johannes k.

it seems the same but it's different

As the old Chinese saying goes : Only when it no longer matters to a man which city he lives in, can he be truly free.


letter to a woman whose husband is dying


we are saprotrophs forming pale frilled crusts on dead hazel and sometimes ash.

apologies to melissa harrison

“Op deze volmaakte dag, waarop alles rijpt en niet alleen de duif bruin wordt, brak voor mij de zon door, een blik op mijn leven: ik keek achterom, ik keek voor me uit, ik heb nooit zo veel en zulke goede dingen tegelijk gezien. (…) Hoe zou ik niet voor mijn hele leven dankbaar zijn? En zo vertel ik mezelf mijn leven.”

Nietzsche — Ecce homo link

the would-be posthuman had about four hours sleep last night because there was a mouse in his room and at least three times IN HIS BED as he was going to sleep — and not just any mouse. it was a supermouse, an übermouse from a different dimension, completely unafraid and capable of the most astonishing acrobatics and determined to explore every square millimeter of the bedroom and very interested in the human. one of the mouse's superpowers was climbing on surfaces that an ordinary mouse would find completely impossible, like powerleads, and bookcases, and then falling off with a thud onto the ground and being completely unharmed. this morning it is quiet on all fronts and there is no evidence of the mouse anywhere eg droppings. it is quite possible it was a vision, like the way some people see the virgin mary, the ultimate test of the super/ego.

someone asked about loneliness and that requires a long answer but let's begin with that old rascal basho :

even in kyoto when the cuckoo softly calls i miss kyoto


couldn't believe my eyes this morning when i opened them, and the nrc, and saw a story about shane tuck, one of my favourite afl players ever.

you see the thing about shane tuck was this : he was a goer. tucky went for absolutely everything. he was not afraid. he would be at the bottom of the pack with half a dozen big blokes on top of him and either he would emerge with the ball or he would get up and take the free kick. he never got injured. i loved that player.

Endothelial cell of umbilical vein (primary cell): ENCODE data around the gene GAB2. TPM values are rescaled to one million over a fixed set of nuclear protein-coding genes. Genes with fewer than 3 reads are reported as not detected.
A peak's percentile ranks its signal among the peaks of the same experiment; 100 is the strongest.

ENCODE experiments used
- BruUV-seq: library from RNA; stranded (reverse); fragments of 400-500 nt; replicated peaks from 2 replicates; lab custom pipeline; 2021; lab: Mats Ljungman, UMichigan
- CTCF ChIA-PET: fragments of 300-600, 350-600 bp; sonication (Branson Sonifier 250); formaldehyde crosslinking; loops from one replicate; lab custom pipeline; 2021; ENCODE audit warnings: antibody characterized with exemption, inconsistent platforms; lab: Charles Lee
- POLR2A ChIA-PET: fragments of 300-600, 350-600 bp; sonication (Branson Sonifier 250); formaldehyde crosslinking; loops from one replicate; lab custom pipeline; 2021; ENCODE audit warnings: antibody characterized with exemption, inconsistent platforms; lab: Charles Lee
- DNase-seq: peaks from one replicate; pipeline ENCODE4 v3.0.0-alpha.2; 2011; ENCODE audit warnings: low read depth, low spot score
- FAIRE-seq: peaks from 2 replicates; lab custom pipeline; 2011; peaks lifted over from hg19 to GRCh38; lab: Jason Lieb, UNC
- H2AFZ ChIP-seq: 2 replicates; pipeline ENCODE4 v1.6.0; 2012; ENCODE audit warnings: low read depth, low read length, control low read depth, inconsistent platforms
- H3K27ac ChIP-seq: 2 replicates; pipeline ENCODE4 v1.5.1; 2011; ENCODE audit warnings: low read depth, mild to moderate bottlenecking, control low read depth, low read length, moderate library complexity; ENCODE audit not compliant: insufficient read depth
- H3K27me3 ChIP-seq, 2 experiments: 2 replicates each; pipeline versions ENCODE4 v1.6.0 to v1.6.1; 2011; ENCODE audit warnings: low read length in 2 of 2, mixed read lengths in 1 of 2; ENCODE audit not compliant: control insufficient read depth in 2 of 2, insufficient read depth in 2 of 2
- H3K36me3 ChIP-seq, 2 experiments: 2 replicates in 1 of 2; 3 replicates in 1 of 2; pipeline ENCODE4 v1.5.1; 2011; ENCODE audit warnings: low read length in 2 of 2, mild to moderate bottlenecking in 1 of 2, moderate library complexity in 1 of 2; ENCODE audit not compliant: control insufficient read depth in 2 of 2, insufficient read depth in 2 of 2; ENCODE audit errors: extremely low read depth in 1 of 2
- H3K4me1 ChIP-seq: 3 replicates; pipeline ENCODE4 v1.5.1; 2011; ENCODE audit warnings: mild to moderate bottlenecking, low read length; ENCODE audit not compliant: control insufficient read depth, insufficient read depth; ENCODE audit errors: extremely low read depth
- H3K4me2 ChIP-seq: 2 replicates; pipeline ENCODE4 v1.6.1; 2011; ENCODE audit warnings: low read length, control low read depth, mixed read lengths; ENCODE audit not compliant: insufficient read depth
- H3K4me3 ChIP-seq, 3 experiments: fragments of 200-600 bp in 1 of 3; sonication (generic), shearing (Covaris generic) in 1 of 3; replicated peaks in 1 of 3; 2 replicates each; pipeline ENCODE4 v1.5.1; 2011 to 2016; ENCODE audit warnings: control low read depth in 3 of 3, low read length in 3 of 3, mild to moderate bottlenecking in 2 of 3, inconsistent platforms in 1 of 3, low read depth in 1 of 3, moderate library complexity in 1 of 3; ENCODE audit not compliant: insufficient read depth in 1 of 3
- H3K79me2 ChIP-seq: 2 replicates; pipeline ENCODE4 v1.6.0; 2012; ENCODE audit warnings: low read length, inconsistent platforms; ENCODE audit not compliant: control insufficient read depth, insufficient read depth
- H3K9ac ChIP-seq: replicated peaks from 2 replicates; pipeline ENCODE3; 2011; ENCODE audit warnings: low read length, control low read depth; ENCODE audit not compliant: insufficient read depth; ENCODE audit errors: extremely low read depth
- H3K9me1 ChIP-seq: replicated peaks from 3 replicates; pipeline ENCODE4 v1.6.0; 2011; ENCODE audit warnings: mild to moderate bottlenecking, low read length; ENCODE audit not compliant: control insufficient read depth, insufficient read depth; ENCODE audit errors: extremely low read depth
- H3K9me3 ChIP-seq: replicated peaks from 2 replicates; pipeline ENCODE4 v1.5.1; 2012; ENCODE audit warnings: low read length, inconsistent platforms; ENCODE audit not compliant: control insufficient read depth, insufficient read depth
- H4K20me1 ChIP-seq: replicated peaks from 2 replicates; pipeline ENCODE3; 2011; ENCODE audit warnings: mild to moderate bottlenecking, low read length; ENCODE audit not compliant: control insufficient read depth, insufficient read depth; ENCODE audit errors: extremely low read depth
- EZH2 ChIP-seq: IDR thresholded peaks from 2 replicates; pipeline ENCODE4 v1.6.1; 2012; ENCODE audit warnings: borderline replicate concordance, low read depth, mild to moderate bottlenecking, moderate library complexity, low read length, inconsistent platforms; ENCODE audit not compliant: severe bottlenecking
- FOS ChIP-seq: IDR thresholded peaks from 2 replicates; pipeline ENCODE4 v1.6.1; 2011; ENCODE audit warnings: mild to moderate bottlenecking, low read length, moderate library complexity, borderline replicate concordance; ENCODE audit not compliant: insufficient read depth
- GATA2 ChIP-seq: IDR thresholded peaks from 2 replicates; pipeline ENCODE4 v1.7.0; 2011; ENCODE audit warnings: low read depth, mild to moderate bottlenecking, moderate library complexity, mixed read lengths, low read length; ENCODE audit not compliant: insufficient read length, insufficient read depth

i am on the couch in the woonkamer writing and she's sitting at the table doing a jigsaw puzzle. she says : what are you doing? i say : i am writing. what are you writing about? i am writing about a friend who died the other day. oh! dat is heftig. ja. he died in his sleep. he was only 59. i know when you're 13 that's ancient but it really isn't, i say, with a sad toothless grin. well it is and it isn't ... we played in a band together 40 years ago. playing in a band! she says, that's cool!

there's something about climbing on stage with someone with a big audience waiting to hear something and having to trust that person to do their thing and them having to trust you to do your thing and both of you doing it that makes you brothers for life.

yeah. it really was.

someone asks : do you believe in psychoanalysis?

ha that is a big question. it would take a thousand words to make a beginning in properly answering that... but in short : the work i do with people one to one is partly inspired by psychoanalysis and i sometimes playfully refer to my-so-called-self as an amateur psychoanalyst because (i think) freud's narrative of the unconscious — and the id, ego and superego are hugely important discoveries for thinking about the psyche...

but what is psychoanalysis? the methods developed for practising it are so many and varied! and then there is the question of money and the professionalisation of what is in essence (even freud himself actually said this in his latter years) love.

ha ha yes. psychoanalysis is love. omg.

unfortunately freud was obsessed with the idea that psychoanalysis be seen as a science which of course it isn't and never can be. for me in the right hands psychoanalysis is a kind of narrative therapy, highly speculative and experimental, playful, creative... like love.

or rather, some of the books i've acquired over the years and which have somehow survived the great culls, for example wagga wagga, 2011 and the books i lost when i split up with k. in 1994.

there is a rather dull but very famous essay by walter benjamin called unpacking my library in which he says that ownership is the most intimate relationship one can have with objects i.e. books but 'not because they come alive in him; it is he who lives in them'.

of course, there is great value in being able to make use of things and having them to hand, which ownership can afford, but for me there is no intimacy in ownership of books or anything else. i am no bibliophile — maybe a bibliotheekofiel 🙂 — but what makes a bunch of books in twenty or so boxes a library?